Mrs. Sellers at the grocery

And she just may have
mentioned that

John was gonna give me
his pin tonight?


I have lots of pins
from lots of boys, Mama.

I know, Zelda dear.

I've been followin' along
lo these many years,

but somehow
this one's different,
isn't it, baby?

How do you know when
it's different, Mama?

I don't know.

What kind of answer is that?

What kind of answer
did you want?

Well, he cares about you
a great deal.

Anyone can see that and...

You know, he'll certainly
be able to care for you.

Those are not
unimportant things.

I know that.

You and Daddy
never think I do,
but I do.

It's what
worried everyone so
about Scott.

But, Mama...

you weren't happy
marryin' Daddy.

Oh, come now, Zelda.

I know there were
other possibilities.

Were you in love
with any of them?

You can find
something to love
about every man

if you put your mind to it.

I don't want to
have to put my mind to it.

But you will, baby.

Whether you want to or not.

I'm just gonna run
this laundry downstairs.

I can do that, Mama.

Oh, of course.
Thank you, dear.

Excuse me, Miss Hunnicutt.

Mr. Perkins did ask me
to come by at 2:00.

And so you have.

Mr. Perkins
will see you now.

- Fitzgerald.
- Mr. Perkins.

There you are, my boy.

Have a seat.

Thank you for, uh...
for seeing me.

So, I've given it a read.

It's longer.

And quite different.

Don't forget your hat
this time, Mr. Fitzgerald.

Oh, Miss Hunnicutt.

Miss Hunni, Hunni,
Hunni, Hunni, Hunni,

- Come on, baby,
open it up.
- Don't rush me.

It's not a baby alligator.
It's not gonna bite ya.

- I said don't rush me.
- Oh, don't rush her,
it's comin' on Christmas.

Oh, my Lord,
will you look at that?

It's beautiful, Zelda.

I ain't never seen one like it.

- Oh.
- What about the letter?

- It's from Scott.
- We know that.

- What did he say?
- He sold his book.

Oh, that's wonderful,
Miss Zelda, just wonderful.

And he proposed?

New York?

- Oh, baby. Oh.
- Love you, Mama.

Wait until Tildy
here's about this.

It's just beautiful.

Oh, Zelda has got
some news, dear.

It's almost 6:15.

Scott's book
is gonna be published.

You don't have to
do this, you know.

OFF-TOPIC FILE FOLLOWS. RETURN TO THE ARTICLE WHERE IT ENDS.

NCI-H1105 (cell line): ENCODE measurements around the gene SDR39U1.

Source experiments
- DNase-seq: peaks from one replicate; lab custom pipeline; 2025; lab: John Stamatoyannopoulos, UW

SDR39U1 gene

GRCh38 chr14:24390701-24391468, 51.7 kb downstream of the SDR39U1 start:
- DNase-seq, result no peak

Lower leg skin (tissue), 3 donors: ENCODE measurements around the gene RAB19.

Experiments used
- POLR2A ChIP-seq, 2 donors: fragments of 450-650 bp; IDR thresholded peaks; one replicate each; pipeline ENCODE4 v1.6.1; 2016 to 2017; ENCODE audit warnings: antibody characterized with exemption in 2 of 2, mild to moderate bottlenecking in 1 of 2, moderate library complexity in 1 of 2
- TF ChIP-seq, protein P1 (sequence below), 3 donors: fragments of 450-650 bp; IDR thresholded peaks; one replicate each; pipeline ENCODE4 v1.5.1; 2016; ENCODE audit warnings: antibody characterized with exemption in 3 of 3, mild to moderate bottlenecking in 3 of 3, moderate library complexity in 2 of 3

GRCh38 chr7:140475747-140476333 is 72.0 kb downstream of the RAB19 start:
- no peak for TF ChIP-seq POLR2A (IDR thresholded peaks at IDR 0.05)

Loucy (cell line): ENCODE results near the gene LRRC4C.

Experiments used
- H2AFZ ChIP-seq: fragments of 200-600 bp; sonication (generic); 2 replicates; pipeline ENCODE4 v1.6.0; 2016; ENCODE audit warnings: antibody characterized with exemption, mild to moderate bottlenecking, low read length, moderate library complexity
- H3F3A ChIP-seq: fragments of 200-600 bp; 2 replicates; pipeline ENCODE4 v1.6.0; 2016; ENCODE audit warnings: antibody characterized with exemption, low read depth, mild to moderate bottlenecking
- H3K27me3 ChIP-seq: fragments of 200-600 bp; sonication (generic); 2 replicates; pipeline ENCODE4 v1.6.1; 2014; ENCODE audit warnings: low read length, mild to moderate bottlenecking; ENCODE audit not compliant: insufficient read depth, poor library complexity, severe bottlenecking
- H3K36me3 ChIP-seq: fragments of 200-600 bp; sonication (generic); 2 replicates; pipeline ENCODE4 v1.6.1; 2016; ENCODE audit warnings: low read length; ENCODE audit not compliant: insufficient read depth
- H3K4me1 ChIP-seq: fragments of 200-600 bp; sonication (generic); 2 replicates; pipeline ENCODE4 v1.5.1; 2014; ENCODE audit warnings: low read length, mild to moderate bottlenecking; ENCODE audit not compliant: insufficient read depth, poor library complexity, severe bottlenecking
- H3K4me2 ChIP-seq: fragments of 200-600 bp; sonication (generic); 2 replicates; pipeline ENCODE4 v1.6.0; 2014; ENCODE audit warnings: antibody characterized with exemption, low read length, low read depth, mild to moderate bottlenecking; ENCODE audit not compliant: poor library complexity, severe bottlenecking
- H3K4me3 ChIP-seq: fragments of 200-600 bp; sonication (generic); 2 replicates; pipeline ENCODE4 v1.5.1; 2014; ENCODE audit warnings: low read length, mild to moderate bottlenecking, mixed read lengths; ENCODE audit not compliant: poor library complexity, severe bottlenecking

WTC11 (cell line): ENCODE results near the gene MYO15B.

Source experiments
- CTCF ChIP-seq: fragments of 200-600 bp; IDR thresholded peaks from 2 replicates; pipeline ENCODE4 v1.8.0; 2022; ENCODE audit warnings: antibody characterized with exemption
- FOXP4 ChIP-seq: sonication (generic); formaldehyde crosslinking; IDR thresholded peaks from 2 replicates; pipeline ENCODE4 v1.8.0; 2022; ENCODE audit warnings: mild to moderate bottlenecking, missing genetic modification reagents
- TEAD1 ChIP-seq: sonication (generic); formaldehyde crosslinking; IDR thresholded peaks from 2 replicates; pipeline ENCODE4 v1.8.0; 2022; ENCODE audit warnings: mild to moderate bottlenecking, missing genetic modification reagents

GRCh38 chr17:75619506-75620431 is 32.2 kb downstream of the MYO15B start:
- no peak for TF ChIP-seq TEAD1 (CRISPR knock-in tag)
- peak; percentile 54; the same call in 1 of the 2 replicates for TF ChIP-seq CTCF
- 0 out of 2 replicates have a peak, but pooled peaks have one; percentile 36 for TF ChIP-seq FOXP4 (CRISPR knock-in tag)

Holy Lord,
that's Stuart Ramsey's
little brother Ralphie.

Flash the lights, honk the horn.

We see you, Ralphie!

We're gonna tell your mama.

He can't be more than 14.

They get younger every year,
don't they, Zelda?

You got anymore cigarettes?

I think we're good
for the night.

didn't you used to have
a crush on Stuart Ramsey?

Maybe when I was eight.

He might be interesting now.

He's done well for himself.

Practically runs
the post office.

Then why don't you be
interested, Ellie?

Why, I hadn't thought about it.

I hadn't thought about it
but I possibly could be.

Zelda's got her hands full
with Mr. Sellers.

And Mr. Fitzgerald.

Don't you two have

anything better to talk about?

No, this is Montgomery.

Oh, look, it's Bucky Turner.

We see you, Bucky!

We're gonna tell your mama!

His mother's dead.

Sorry, Bucky, about your mama!

I know this is
awful to say, but...

sometimes I miss the war.


You have to agree
it was more fun.

More men, more fallin' in love.

Fallin' in love?

Yeah, fallin' in love,
pretty near every night.

- Not me.
- That's because your daddy

didn't let you go to the dances,

but Zelda and I,
we participated in
the war effort.

Doesn't this take the cake?

Milton Grable.

We see you, Milton!

We're gonna tell your mama!

I love him.

Zelda, wait up!

- Hey.
- Zelda!

- Hi.
- So glad you came.

- Hi.
- Hi.

Oh, Zelda, don't leave me.

I'm here, dummy.

Love you, Zelda honey.

- We'll visit you.
- Oh, please do, and soon.

We'll paint the town.

- All right.
- Bye.



Let's go, Zelda.

They're not comin'.
It's dinner time.

Let's go.

- Bye.
- Bye.


All aboard!

All aboard!

Where shall we sit?

We're actually leaving
Montgomery, Zelda.

Can you believe it?

Yes, I can.

.srt Extracted and Resynced
by Dan4Jem, AD.MMXVII.I